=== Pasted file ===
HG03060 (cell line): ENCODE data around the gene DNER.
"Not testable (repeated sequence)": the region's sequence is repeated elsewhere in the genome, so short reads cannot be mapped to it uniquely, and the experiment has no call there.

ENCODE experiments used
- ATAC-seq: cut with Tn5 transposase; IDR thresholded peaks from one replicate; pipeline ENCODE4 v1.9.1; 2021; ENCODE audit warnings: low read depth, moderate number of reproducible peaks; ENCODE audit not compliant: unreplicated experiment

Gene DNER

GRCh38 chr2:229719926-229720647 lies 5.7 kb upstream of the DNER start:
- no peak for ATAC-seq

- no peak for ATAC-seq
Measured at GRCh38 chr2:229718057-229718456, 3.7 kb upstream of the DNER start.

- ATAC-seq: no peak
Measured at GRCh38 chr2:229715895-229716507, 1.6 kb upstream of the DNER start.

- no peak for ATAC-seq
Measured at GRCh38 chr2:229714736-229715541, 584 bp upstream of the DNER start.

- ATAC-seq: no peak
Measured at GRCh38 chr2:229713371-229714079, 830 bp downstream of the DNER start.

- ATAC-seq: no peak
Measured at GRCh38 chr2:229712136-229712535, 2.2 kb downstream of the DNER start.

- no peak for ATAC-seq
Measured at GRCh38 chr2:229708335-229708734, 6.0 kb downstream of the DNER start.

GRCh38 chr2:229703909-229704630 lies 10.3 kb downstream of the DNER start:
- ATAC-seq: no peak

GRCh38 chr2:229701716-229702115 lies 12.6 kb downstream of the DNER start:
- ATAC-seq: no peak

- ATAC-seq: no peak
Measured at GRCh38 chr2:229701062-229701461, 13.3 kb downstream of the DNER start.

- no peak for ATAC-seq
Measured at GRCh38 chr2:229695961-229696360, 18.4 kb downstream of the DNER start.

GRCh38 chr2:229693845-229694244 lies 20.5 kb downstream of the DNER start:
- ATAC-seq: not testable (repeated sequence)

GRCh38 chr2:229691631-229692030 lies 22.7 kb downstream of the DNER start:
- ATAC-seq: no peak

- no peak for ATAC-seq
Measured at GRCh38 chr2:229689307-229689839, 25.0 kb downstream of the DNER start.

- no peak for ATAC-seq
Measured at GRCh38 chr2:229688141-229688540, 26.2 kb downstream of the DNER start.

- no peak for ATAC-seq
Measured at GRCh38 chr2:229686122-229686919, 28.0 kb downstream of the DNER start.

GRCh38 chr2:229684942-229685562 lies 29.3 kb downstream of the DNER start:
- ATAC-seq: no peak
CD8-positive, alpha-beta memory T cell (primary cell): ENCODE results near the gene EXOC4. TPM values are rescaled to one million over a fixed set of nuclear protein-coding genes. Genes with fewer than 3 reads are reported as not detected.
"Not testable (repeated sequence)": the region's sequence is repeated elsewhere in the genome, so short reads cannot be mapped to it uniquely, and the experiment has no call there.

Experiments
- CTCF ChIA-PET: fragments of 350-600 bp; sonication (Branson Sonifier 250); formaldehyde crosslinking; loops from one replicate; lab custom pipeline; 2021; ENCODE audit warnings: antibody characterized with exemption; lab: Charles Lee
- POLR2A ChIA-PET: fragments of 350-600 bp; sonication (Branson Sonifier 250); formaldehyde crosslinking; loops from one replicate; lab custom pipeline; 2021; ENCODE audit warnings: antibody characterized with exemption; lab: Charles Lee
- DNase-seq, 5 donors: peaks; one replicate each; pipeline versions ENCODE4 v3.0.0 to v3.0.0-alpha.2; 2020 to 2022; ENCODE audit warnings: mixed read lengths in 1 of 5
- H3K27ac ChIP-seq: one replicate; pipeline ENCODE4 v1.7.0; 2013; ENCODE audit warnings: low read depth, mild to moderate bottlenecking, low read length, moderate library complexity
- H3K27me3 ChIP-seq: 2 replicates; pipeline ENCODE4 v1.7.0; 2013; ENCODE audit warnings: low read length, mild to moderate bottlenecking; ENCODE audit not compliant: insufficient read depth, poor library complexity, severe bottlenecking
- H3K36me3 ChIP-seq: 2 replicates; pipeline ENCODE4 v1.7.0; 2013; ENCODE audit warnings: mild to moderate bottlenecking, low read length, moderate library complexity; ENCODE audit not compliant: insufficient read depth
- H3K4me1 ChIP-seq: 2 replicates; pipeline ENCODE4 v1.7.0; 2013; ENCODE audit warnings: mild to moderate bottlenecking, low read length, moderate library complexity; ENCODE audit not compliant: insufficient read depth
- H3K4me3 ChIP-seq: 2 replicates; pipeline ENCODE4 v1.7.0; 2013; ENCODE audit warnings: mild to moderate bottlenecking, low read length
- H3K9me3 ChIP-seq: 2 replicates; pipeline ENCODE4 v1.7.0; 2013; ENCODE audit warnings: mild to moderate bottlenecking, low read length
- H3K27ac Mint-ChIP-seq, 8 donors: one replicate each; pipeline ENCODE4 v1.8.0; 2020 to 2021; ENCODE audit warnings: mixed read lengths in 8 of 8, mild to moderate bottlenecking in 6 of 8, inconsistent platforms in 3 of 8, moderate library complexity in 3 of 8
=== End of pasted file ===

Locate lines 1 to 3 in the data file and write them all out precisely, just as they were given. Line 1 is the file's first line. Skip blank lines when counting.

HG03060 (cell line): ENCODE data around the gene DNER.
"Not testable (repeated sequence)": the region's sequence is repeated elsewhere in the genome, so short reads cannot be mapped to it uniquely, and the experiment has no call there.

ENCODE experiments used